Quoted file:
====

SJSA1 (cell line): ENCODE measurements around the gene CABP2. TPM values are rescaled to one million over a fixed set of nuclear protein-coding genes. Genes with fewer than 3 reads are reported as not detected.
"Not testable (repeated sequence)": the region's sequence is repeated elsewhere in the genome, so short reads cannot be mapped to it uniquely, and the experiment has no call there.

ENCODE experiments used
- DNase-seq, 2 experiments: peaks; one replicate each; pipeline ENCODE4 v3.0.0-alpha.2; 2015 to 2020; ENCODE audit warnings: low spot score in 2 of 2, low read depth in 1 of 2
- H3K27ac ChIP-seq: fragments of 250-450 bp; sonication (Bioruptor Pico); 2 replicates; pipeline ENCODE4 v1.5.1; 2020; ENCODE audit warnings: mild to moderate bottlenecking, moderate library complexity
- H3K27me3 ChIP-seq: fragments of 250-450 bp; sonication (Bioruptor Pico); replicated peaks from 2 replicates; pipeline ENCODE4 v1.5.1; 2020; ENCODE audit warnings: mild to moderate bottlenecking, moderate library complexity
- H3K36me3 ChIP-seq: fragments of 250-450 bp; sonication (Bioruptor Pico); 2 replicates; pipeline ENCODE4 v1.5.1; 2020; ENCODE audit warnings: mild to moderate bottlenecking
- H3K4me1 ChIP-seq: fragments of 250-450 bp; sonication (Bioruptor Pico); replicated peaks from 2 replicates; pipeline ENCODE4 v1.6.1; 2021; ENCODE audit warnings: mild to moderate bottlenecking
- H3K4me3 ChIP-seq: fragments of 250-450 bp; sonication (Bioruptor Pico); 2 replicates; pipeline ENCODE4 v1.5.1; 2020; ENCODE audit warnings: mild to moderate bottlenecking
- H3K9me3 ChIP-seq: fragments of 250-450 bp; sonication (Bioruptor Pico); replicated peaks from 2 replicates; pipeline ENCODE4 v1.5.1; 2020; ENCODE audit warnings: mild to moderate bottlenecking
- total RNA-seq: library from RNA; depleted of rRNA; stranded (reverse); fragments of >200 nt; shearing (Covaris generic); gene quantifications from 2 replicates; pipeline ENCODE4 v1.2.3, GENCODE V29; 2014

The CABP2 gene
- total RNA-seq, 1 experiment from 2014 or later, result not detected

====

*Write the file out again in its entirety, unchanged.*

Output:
SJSA1 (cell line): ENCODE measurements around the gene CABP2. TPM values are rescaled to one million over a fixed set of nuclear protein-coding genes. Genes with fewer than 3 reads are reported as not detected.
"Not testable (repeated sequence)": the region's sequence is repeated elsewhere in the genome, so short reads cannot be mapped to it uniquely, and the experiment has no call there.

ENCODE experiments used
- DNase-seq, 2 experiments: peaks; one replicate each; pipeline ENCODE4 v3.0.0-alpha.2; 2015 to 2020; ENCODE audit warnings: low spot score in 2 of 2, low read depth in 1 of 2
- H3K27ac ChIP-seq: fragments of 250-450 bp; sonication (Bioruptor Pico); 2 replicates; pipeline ENCODE4 v1.5.1; 2020; ENCODE audit warnings: mild to moderate bottlenecking, moderate library complexity
- H3K27me3 ChIP-seq: fragments of 250-450 bp; sonication (Bioruptor Pico); replicated peaks from 2 replicates; pipeline ENCODE4 v1.5.1; 2020; ENCODE audit warnings: mild to moderate bottlenecking, moderate library complexity
- H3K36me3 ChIP-seq: fragments of 250-450 bp; sonication (Bioruptor Pico); 2 replicates; pipeline ENCODE4 v1.5.1; 2020; ENCODE audit warnings: mild to moderate bottlenecking
- H3K4me1 ChIP-seq: fragments of 250-450 bp; sonication (Bioruptor Pico); replicated peaks from 2 replicates; pipeline ENCODE4 v1.6.1; 2021; ENCODE audit warnings: mild to moderate bottlenecking
- H3K4me3 ChIP-seq: fragments of 250-450 bp; sonication (Bioruptor Pico); 2 replicates; pipeline ENCODE4 v1.5.1; 2020; ENCODE audit warnings: mild to moderate bottlenecking
- H3K9me3 ChIP-seq: fragments of 250-450 bp; sonication (Bioruptor Pico); replicated peaks from 2 replicates; pipeline ENCODE4 v1.5.1; 2020; ENCODE audit warnings: mild to moderate bottlenecking
- total RNA-seq: library from RNA; depleted of rRNA; stranded (reverse); fragments of >200 nt; shearing (Covaris generic); gene quantifications from 2 replicates; pipeline ENCODE4 v1.2.3, GENCODE V29; 2014

The CABP2 gene
- total RNA-seq, 1 experiment from 2014 or later, result not detected